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Songkhla is one of the southern provinces ( Changwat ) of Thailand. Neighboring provinces are Satun, Phatthalung, Nakhon Si Thammarat, Pattani, and Yala. To the south it borders Kedah and Perlis of Malaysia. In contrast to most other provinces, the capital Songkhla is not the largest city in the province. The much newer city of Hat Yai, with a population of 359,813, is considerably larger, with twice the population of Songkhla ( 163,072 ). This often leads to the misconception that Hat Yai is the provincial capital.

Songkhla is subdivided into 16 districts ( Amphoe ), which are further subdivided into 127 Subdistricts ( Tambon ) and 987 Villages ( Muban ).

1) Mueang Songkhla, 2) Sathing Phra, 3) Chana, 4) Na Thawi, 5) Thepha, 6) Saba Yoi

7) Ranot, 8) Krasae Sin, 9) Rattaphum, 10) Sadao, 11) Hat Yai, 12) Na Mom, 13) Khuan Niang, 14) Bang Klam, 15) Singhanakhon 16) Khlong Hoi Khong.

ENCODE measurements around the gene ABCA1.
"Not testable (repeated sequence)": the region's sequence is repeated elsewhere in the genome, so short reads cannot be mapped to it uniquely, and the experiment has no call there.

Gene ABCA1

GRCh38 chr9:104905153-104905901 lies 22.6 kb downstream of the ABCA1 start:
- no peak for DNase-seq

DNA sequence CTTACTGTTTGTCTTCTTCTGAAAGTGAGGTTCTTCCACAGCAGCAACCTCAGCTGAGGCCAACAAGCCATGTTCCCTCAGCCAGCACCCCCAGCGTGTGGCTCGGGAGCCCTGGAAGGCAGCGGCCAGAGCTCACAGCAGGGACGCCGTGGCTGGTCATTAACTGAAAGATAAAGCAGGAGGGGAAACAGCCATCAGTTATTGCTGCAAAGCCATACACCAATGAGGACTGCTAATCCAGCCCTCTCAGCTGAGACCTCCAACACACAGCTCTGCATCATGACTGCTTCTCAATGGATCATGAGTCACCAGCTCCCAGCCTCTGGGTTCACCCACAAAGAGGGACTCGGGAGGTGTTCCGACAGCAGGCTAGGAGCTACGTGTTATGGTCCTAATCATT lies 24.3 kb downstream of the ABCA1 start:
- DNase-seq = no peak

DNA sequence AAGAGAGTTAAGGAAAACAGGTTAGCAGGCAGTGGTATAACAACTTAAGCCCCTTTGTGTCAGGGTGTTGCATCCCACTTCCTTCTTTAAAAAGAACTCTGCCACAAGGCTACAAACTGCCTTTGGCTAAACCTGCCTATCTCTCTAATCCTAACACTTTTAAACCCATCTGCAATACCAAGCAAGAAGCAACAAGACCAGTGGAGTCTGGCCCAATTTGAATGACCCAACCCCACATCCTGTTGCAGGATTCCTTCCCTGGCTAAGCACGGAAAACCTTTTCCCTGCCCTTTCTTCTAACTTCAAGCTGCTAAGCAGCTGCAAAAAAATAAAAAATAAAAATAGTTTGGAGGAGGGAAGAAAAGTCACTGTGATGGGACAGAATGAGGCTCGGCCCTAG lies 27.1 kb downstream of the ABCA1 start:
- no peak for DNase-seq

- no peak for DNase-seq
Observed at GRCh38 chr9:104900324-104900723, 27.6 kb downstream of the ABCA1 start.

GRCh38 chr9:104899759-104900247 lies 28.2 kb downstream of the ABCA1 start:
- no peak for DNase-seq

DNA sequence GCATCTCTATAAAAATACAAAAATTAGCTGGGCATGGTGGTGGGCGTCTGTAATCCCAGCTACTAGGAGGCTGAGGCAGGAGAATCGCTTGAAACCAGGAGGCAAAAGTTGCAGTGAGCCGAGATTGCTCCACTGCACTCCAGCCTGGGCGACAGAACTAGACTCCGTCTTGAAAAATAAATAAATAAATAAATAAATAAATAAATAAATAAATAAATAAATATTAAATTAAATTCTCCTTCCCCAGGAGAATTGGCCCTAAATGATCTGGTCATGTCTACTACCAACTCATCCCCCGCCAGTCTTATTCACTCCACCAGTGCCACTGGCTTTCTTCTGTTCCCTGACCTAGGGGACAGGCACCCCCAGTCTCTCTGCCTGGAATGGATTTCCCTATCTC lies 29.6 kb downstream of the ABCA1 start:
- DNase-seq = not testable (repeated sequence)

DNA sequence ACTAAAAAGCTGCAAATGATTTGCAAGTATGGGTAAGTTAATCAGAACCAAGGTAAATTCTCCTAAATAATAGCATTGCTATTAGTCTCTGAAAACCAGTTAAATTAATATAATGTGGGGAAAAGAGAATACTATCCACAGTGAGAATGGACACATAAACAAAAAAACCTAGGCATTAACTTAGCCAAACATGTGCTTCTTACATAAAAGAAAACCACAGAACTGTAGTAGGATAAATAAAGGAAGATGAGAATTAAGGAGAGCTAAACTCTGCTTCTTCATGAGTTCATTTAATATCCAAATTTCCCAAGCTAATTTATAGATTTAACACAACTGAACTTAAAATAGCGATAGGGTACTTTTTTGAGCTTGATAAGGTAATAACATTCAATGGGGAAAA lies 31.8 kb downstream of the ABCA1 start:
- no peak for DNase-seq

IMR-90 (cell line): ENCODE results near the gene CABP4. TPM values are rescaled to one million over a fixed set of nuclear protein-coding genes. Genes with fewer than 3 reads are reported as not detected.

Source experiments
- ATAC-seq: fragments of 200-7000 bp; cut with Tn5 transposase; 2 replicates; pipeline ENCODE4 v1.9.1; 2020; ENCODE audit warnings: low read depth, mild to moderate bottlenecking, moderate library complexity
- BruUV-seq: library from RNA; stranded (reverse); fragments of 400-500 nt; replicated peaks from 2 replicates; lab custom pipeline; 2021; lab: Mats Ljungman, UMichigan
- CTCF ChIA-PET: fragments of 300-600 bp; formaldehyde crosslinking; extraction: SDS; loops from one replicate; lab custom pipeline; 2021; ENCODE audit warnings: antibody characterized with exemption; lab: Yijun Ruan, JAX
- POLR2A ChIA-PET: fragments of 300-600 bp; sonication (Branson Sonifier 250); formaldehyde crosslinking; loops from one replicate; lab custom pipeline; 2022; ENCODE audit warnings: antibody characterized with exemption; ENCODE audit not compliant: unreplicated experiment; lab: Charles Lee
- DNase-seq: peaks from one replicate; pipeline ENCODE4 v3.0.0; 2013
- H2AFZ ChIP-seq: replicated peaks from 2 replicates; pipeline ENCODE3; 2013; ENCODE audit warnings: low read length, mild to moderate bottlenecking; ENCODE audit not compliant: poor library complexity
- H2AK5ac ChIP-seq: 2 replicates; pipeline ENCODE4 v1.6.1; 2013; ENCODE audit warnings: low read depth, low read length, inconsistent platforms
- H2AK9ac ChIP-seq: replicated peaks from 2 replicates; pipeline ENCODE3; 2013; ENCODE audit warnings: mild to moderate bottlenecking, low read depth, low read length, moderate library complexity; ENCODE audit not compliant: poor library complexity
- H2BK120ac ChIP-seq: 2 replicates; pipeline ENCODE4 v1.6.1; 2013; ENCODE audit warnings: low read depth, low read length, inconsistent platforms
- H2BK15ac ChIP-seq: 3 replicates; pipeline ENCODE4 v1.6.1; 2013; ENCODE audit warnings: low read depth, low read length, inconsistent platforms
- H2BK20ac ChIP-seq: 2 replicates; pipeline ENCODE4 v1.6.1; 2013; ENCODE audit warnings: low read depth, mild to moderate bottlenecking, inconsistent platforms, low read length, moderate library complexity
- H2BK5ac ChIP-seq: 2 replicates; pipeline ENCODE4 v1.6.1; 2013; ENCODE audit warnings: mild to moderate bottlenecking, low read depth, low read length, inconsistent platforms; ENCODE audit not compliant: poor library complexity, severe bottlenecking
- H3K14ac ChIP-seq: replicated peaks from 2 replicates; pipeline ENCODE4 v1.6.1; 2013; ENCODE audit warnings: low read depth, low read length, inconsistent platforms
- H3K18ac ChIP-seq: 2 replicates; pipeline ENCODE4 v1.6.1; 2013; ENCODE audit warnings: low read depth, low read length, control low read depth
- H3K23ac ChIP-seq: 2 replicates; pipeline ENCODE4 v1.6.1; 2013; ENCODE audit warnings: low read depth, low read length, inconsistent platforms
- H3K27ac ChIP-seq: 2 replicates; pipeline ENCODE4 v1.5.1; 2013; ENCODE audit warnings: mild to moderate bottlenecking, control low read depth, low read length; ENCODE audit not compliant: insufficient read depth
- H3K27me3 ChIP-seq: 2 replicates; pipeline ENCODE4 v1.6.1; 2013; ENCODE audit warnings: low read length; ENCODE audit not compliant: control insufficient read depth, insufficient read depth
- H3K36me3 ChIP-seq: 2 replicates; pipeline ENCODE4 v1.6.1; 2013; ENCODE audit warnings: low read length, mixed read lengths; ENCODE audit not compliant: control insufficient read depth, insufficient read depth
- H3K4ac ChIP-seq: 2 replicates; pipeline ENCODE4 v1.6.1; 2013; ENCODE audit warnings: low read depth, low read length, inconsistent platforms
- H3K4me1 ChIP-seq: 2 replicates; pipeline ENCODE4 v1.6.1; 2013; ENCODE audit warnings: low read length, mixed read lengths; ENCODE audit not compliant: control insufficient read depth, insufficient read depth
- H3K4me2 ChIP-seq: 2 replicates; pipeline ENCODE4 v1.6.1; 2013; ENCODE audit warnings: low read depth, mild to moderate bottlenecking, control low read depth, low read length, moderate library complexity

The Provincial Seal shows a Conch Shell on a Phan ( Tray ) Glass with decorations. The origin of the conch shell is unclear, but the most widely adopted interpretation is that it was a decoration on the jacket of the Prince of Songkhla.

The Provincial Tree is the Sa Dao Thiam ( Azadirachta excelsa ).

The province is on the Malay Peninsula, on the coast of the Gulf of Thailand. The highest elevation is Khao Mai Kaeo at 821 metres. In the north of the province is Songkhla Lake, the largest natural lake in Thailand. This shallow lake covers an area of 1,040 km², and has a south-north extent of 78 kilometres. At its mouth on the Gulf of Thailand, near the city of Songkhla, the water becomes brackish.

A small population of Irrawaddy Dolphins live in the lake, but are in danger of extinction due to accidental capture by the nets of the local fishing industry. Songkhla Province hosts two national parks. San Kala Khiri covers 214 km² of mountain highlands on the Thai-Malay border. Khao Nam Khang, is also in the boundary mountains. Chinese Communist guerrillas inhabited this region until the 1980’s